IAHPC Book Reviews

2020; Volume 21, No 10, October

Note for authors and publishers
If you wish to have your book reviewed, please send it to:

Dr. Roger Woodruff
IAHPC Bookshop Editor
210 Burgundy St, Suite 9
Heidelberg, Victoria 3084

Palliative Care Book of the Month

FINDING DIGNITY AT THE END OF LIFE: A Spiritual Reflection on Palliative Care

Kathleen D. Benton and Renzo Pegoraro (eds.)
Routledge, 2020
226 pp; softcover
Also available: hardcover, e-book
ISBN 978-0-367-20658-1
RRP $US39.95  £29.99  $AU87.75

Finding Dignity at the End of Life discusses the need for palliative care as a human right and explores a whole-person methodology for use in treatment. The point is made that there is a common thread among all individuals, despite all their innumerable differences, “that throughout disease there is a universal need to find purpose and peace as a component of comfort, alluding to treatment.” And the suitability and success of that treatment can be judged against five major levels of influence: intrapersonal, interpersonal, institutional, community, and public policy.

The first section of the book — Religion, Spirituality and Palliative Care — includes some remarkable observations and stories from Thailand and the Middle East, and from the perspectives of Judaism, Hinduism, Christianity, and what they term “nontraditional spirituality,” which includes a variety of groups from atheists to spiritual nones and includes nonreligious spirituality. Along the way, I read about Ringtved’s story for children Cry, Heart, but Never Break that I had not heard of before, but it appealed.

The second section — Palliative Care and Practiceincludes discussions about palliative sedation, evidence-based communication in palliative care conversations, and ways of restoring dignity. I was pleased to see the widely-proclaimed woke concept that physician-assisted suicide (PAD) is necessary to ensure “dignity” is soundly refuted. The outstanding chapter is Dr. Christina Puchalski’s “Compassionate Presence—The Accompaniment of Patients and Families in the Midst of Their Suffering,” in which she describes problems and their origins, before putting forward suggestions of how we might learn to do better.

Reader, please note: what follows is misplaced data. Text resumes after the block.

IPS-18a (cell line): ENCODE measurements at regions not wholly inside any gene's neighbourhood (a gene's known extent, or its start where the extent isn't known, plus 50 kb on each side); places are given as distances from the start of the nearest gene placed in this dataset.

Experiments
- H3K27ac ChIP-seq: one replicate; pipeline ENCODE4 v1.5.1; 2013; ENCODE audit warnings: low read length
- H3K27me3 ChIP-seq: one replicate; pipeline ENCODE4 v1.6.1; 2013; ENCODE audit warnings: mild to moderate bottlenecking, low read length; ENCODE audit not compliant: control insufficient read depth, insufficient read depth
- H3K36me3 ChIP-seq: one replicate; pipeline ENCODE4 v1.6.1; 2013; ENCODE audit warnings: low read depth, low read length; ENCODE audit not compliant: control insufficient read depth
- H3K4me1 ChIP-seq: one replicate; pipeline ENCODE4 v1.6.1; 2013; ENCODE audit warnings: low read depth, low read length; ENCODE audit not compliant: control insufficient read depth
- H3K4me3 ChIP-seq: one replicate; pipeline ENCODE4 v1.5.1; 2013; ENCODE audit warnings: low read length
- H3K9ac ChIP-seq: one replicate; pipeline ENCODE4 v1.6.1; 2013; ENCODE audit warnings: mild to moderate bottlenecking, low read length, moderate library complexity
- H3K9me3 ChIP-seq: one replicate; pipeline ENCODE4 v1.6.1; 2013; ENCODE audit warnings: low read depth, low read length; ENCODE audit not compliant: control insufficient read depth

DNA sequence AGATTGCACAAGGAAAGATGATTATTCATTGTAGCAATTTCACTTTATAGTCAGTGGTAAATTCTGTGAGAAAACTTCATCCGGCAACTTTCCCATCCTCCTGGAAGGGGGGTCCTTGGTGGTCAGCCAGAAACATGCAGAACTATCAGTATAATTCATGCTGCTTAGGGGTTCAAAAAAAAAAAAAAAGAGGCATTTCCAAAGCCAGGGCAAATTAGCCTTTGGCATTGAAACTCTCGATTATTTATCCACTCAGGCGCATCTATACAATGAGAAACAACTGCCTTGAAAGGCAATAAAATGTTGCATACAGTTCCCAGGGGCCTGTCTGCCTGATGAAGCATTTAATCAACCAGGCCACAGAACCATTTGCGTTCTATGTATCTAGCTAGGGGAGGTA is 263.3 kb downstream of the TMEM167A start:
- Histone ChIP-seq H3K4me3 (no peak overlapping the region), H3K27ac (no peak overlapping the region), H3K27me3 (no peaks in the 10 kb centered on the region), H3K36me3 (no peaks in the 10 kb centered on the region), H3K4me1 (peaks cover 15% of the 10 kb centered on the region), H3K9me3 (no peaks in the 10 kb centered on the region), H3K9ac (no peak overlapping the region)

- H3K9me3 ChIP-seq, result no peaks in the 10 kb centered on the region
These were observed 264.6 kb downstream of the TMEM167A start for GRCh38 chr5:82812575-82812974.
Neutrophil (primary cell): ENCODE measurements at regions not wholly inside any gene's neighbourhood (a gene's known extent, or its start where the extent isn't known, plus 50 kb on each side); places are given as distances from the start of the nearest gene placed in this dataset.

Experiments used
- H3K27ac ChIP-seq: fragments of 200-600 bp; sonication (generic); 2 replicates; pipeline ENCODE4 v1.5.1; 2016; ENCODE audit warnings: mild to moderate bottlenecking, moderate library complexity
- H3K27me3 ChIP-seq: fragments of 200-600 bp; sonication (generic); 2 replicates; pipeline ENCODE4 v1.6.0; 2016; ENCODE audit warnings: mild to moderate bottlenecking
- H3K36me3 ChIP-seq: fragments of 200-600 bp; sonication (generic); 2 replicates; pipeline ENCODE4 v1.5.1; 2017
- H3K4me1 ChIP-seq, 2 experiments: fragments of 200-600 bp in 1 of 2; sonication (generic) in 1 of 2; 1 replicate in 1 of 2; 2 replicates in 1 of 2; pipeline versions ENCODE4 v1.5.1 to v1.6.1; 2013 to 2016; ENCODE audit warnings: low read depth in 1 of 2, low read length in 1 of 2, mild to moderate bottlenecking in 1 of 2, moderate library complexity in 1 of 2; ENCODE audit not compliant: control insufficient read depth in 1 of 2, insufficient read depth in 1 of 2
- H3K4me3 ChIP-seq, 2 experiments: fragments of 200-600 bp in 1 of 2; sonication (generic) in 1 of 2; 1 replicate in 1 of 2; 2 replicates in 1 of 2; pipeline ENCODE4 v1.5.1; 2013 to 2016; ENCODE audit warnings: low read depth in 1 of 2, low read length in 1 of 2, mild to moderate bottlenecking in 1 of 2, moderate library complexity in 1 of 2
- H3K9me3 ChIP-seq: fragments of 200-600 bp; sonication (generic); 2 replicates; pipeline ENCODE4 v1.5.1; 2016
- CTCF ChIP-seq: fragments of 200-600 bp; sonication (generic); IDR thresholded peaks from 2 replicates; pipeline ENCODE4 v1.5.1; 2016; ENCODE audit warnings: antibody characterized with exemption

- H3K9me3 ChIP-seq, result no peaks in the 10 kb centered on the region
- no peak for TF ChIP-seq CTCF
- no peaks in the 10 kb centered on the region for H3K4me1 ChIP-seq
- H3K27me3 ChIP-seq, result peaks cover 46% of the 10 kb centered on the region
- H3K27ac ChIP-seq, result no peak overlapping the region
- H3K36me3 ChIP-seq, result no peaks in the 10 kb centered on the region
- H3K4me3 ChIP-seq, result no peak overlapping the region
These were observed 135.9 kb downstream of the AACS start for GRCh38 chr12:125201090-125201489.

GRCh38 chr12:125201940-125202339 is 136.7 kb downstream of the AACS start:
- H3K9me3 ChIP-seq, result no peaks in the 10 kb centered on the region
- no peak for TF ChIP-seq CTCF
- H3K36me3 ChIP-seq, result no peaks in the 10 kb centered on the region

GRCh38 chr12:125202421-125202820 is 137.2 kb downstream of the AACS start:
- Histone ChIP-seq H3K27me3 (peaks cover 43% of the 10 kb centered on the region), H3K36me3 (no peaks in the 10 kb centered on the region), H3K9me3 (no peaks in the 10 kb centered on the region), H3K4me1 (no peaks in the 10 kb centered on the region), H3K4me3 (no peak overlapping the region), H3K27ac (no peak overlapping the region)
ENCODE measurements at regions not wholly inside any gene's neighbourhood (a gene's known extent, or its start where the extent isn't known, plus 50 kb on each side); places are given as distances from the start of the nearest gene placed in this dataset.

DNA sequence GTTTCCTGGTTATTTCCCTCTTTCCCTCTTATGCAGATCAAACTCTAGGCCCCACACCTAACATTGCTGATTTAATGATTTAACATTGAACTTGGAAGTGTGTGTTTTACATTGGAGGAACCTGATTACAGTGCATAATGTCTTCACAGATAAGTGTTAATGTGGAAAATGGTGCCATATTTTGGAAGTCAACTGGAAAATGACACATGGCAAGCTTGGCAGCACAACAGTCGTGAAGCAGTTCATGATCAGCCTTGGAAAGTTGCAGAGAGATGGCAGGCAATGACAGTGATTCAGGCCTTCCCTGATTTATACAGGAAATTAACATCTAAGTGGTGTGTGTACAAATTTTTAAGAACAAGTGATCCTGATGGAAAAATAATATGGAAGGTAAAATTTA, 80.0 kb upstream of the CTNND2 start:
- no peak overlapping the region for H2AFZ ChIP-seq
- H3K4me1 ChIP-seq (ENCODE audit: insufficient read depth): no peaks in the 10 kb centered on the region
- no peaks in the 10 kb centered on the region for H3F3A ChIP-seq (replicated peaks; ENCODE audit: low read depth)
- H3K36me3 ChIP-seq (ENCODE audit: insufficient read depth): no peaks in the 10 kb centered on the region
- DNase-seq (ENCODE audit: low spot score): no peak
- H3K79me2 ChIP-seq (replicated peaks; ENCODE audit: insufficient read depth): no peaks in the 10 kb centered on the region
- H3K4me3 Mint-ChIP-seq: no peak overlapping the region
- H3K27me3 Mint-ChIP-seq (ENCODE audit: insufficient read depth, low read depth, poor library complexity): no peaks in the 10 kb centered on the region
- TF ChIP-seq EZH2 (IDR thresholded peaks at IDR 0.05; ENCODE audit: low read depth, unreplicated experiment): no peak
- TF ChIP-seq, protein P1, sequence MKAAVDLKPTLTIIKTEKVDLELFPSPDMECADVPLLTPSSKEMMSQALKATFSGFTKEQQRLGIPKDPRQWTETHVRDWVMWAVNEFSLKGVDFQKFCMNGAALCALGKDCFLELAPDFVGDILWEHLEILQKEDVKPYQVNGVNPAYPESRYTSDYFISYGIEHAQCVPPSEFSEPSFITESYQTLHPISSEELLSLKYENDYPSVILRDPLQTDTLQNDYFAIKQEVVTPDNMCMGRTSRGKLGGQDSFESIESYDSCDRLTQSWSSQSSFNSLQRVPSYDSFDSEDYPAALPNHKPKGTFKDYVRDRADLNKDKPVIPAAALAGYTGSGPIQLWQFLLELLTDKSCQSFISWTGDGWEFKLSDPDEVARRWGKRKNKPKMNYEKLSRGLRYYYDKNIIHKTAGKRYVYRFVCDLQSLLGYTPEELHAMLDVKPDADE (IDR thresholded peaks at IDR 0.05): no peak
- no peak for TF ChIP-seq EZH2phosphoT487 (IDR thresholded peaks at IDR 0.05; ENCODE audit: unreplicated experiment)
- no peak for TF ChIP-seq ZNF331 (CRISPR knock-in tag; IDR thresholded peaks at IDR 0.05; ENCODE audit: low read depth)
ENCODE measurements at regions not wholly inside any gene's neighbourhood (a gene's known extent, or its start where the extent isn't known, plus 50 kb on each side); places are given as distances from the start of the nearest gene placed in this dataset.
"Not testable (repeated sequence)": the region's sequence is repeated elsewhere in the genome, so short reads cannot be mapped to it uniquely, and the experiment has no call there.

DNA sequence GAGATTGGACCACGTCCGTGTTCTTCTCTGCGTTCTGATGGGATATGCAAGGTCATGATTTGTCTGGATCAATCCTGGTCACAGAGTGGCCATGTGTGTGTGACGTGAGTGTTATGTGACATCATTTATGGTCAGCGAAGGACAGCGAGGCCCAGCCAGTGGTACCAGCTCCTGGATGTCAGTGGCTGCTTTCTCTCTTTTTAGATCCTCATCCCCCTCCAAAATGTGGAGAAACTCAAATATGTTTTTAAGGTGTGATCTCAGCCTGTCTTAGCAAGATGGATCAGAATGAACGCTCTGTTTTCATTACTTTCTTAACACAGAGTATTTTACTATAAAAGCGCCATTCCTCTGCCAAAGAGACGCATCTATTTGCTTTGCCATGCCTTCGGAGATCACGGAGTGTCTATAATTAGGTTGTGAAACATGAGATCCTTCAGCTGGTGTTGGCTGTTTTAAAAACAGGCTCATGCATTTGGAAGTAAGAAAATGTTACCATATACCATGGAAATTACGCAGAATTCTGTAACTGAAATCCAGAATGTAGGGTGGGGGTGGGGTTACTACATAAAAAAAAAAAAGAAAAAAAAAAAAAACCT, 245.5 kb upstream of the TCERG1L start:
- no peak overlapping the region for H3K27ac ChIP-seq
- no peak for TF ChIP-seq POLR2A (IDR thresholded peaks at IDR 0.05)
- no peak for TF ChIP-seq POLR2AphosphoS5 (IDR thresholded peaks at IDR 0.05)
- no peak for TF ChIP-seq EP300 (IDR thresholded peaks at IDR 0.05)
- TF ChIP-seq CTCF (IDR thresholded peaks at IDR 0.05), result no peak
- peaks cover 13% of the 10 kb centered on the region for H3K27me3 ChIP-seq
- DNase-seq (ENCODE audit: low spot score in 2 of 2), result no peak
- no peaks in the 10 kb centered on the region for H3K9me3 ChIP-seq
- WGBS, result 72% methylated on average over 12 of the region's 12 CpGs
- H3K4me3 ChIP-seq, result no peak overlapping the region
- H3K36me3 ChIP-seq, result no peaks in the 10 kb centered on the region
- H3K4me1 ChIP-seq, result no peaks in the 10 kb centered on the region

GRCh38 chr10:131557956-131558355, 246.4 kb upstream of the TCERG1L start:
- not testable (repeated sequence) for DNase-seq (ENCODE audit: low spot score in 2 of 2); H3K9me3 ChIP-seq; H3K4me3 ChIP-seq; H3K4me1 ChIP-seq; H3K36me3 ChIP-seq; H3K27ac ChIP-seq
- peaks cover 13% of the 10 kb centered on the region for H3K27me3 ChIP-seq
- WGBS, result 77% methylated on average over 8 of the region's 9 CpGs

The last section — New Direction on Palliative Care — includes discussions of how PAD threatens the dignity of the vulnerable in Canada, how we might optimise pediatric and geriatric palliative care, and IAHPC Advocacy Officer Katherine Pettus, PhD, discusses the barriers to increasing the availability of palliative care, and what is needed both at a personal and political level. The concluding chapter, written by Pegoraro, asserts that modern medicine is losing sight of the sick person as a whole and is “neglecting what cannot be measured and treated: the soul of the person, his or her inner life, the fears and hopes of the patient, his or her relationship with family members and other significant people.” He advocates more emphasis on religions to help us to understand the meaning of the end of our lives and of our mortality. I would have preferred the term spirituality, as it is used elsewhere in this book, which includes every person’s innate spirituality that may be unassociated with any religious beliefs.

I was surprised by this book. It is both interesting and thought-provoking. It covers a lot of ground, from the shortcomings of palliative care (with an emphasis on spirituality and dignity), to how we might make it applicable to more people and make it more widely available. I would recommend this book to anyone who works in palliative care.